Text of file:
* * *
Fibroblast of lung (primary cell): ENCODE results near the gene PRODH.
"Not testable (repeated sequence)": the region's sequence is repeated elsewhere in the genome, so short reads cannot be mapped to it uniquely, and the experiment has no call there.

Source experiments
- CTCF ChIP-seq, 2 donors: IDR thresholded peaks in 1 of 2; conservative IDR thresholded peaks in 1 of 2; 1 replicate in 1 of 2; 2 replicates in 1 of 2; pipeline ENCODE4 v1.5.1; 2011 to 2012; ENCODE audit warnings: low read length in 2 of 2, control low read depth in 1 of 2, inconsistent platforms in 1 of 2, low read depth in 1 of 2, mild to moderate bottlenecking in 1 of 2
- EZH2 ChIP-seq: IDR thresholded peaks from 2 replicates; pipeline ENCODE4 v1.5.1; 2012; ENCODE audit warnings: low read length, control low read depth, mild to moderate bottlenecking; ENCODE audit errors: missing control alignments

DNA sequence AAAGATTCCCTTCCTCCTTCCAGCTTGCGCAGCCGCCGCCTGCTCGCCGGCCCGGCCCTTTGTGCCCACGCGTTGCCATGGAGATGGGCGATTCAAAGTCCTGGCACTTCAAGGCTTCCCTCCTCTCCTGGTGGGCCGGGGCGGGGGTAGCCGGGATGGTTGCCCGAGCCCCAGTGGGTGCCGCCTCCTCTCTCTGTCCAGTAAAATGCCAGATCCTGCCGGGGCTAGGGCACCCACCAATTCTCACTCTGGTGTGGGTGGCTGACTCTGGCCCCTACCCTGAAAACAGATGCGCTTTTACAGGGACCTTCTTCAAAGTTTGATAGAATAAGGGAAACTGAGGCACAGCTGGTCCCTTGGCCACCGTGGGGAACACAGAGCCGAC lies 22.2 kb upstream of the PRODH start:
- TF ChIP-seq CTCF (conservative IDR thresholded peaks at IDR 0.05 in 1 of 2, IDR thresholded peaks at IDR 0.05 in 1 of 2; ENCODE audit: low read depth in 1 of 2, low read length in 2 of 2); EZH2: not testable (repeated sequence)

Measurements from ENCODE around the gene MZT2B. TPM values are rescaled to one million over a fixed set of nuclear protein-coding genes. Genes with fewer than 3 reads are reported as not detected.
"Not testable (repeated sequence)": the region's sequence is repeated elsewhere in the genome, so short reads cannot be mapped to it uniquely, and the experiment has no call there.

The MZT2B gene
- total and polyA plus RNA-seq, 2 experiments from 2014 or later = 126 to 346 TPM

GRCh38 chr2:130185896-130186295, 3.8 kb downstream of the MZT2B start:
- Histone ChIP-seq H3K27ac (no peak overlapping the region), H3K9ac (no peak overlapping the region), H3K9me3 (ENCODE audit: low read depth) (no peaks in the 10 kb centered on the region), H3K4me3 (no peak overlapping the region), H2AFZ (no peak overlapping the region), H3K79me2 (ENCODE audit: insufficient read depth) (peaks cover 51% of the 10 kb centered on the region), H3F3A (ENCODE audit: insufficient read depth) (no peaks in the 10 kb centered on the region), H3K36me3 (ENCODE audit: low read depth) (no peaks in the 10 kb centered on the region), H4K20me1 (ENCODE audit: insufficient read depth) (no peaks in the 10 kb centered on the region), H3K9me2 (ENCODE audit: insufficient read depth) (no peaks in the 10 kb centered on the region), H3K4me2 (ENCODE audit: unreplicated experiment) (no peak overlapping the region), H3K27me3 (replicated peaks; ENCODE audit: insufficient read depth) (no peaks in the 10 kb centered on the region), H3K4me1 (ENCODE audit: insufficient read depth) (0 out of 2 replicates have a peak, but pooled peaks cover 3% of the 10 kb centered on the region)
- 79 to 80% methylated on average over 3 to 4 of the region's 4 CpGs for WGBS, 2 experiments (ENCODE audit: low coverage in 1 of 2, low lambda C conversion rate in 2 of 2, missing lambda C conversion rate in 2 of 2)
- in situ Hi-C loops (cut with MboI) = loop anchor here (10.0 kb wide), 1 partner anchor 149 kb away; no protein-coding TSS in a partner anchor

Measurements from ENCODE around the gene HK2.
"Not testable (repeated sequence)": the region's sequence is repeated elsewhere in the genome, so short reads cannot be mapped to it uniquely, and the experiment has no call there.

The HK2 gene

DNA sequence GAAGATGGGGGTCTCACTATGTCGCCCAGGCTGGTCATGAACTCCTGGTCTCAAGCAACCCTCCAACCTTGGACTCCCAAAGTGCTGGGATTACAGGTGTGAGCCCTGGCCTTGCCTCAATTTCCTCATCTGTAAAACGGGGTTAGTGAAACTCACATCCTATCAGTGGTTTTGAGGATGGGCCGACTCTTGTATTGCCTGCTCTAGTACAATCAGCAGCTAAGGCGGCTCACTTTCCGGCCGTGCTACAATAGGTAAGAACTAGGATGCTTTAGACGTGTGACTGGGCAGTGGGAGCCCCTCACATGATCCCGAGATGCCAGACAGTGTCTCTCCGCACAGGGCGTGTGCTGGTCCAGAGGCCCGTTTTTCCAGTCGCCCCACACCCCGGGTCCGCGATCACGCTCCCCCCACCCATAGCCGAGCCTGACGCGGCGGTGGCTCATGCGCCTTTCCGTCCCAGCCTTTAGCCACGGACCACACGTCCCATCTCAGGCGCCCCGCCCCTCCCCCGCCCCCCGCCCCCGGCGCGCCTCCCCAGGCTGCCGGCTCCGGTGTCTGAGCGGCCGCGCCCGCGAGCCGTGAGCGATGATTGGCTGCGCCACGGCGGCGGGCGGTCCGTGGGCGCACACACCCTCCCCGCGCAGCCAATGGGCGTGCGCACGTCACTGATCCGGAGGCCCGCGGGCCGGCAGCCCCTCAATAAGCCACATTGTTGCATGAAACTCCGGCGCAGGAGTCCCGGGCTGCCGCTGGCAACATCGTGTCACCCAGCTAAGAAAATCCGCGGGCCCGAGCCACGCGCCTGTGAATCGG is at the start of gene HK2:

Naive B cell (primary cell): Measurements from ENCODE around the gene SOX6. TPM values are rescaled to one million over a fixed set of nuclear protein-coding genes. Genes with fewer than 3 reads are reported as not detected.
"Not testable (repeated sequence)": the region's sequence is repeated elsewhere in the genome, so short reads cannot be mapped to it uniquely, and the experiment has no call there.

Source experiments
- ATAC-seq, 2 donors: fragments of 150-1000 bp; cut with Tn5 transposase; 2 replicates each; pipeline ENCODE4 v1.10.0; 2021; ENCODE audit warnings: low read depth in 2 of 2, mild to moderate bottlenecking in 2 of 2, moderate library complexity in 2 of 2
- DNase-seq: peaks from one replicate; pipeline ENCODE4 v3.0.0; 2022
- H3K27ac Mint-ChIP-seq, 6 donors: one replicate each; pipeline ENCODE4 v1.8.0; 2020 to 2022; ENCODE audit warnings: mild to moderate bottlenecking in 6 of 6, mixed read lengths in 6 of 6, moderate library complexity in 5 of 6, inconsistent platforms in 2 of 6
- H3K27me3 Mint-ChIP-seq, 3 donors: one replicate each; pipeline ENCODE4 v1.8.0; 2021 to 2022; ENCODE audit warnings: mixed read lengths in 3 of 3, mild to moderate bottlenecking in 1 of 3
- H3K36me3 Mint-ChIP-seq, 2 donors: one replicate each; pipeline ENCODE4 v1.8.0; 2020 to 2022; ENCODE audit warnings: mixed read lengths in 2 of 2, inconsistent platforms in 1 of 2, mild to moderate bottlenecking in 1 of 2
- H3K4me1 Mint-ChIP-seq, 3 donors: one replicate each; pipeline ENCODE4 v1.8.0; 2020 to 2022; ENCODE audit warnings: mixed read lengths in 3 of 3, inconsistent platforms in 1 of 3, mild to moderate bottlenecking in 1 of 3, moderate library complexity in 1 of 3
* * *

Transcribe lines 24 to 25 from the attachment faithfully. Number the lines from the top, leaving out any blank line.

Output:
- DNase-seq: peaks from one replicate; pipeline ENCODE4 v3.0.0; 2022
- H3K27ac Mint-ChIP-seq, 6 donors: one replicate each; pipeline ENCODE4 v1.8.0; 2020 to 2022; ENCODE audit warnings: mild to moderate bottlenecking in 6 of 6, mixed read lengths in 6 of 6, moderate library complexity in 5 of 6, inconsistent platforms in 2 of 6